Lightfoot’s proposals, which will need to be approved by City Council in the coming weeks, include extending a 15% cap on third-party delivery companies “until after the city recovers from the pandemic.” The mayor also is pushing a discounted payment plan for businesses with city debt to make it easier for them to renew licenses and continue operating.

9:03 a.m.: ‘Breakthrough’ COVID-19 infections after vaccination are rare, and just 2% result in deaths, CDC says

In a four-month span during which the U.S. vaccination campaign was in a race against a spate of COVID-19 surges, a nationwide study has found that roughly 10,000 people became infected with the coronavirus after they had received all their recommended doses.

Two percent of those patients with “breakthrough” infections died, according to a new report from the Centers for Disease Control & Prevention.

That may sound like bad news. But run the numbers, and infectious-disease experts say it is actually quite good news indeed.

Between Jan. 1 and April 30, a total of 10,262 post-vaccination infections were reported by 46 states and territories. Those cases represent less than 0.01% of the 107,496,325 people in the U.S. who had been fully vaccinated by April 30, according to the CDC’s COVID Data Tracker.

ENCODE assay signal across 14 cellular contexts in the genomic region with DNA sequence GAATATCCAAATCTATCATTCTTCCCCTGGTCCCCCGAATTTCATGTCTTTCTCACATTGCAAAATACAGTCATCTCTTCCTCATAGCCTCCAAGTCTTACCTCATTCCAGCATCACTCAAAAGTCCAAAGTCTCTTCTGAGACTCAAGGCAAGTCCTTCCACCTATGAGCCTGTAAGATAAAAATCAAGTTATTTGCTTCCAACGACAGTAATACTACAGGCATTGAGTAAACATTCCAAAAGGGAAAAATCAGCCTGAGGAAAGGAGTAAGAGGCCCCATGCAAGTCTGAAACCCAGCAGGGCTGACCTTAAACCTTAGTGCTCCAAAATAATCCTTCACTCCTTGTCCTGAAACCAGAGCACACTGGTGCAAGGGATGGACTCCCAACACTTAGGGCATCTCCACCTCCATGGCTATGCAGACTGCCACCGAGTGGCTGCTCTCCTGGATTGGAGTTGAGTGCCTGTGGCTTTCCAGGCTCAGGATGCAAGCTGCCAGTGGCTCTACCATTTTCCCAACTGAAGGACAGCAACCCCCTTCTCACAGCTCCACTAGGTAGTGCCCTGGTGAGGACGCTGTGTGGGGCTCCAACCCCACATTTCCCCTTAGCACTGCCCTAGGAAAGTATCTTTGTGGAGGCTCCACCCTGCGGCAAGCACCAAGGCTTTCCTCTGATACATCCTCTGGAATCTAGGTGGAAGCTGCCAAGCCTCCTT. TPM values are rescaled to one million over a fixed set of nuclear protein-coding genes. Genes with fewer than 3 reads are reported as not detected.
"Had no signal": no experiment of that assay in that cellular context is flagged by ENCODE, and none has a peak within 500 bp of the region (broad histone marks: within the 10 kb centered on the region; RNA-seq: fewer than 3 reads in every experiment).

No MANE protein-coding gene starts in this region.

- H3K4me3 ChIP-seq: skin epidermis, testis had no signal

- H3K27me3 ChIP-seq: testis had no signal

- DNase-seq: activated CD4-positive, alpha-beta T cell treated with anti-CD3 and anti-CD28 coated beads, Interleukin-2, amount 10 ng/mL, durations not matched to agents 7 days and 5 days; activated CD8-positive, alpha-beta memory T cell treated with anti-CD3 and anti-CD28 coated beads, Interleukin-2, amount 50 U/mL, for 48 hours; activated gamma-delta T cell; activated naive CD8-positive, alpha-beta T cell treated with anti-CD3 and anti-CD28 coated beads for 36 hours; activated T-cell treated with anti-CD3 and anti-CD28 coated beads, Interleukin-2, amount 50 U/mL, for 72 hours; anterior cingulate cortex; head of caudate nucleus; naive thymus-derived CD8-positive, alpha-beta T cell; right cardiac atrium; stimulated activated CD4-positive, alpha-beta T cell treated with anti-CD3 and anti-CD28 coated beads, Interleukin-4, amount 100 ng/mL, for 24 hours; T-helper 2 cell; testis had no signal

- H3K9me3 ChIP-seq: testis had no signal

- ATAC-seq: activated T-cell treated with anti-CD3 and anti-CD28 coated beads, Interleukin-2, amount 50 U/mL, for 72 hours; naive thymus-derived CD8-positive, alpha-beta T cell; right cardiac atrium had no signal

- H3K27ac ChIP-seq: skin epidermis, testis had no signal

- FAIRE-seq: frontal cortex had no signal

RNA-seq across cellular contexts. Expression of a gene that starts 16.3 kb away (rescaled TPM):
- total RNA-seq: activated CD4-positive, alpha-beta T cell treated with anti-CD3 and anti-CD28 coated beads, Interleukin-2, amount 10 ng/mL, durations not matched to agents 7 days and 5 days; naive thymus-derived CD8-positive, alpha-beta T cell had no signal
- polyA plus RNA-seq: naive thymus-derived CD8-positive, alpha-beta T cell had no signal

6:50 a.m.: Cook County Health vaccine centers giving away free Great America passes Wednesday

Anyone getting vaccinated against COVID-19 at most Cook County-run vaccinations sites Wednesday will receive a free pass to Six Flags Great America, according to the county’s health agency.

In addition to being given out at the county’s six mass-vaccination sites, free passes also are being offered at some community health centers and high schools where vaccines are being distributed.

Six Flags Great America reopened last month with reduced capacity after being closed for most activities during much of the pandemic.

— Chicago Tribune staff

6 a.m.: Pritzker touts ‘Time to Drive’ for tourism despite gas price

The splashy, $6 million Illinois tourism campaign Gov. J.B. Pritzker unveiled this month, “Time for Me to Drive,” an anthem set to the 1970s REO Speedwagon mega-hit and touting hot spots from historic Galena to the Shawnee National Forest, ignores a key factor: The state’s price for gas is among the highest in the country.

AAA reports that the average price per gallon in Illinois Tuesday was $3.22. While lower prices in the past have sent lawmakers scurrying to special session to take action, Pritzker seemed unconcerned that the current price might leave summer road trips off the to-do list for some families when asked about it last week.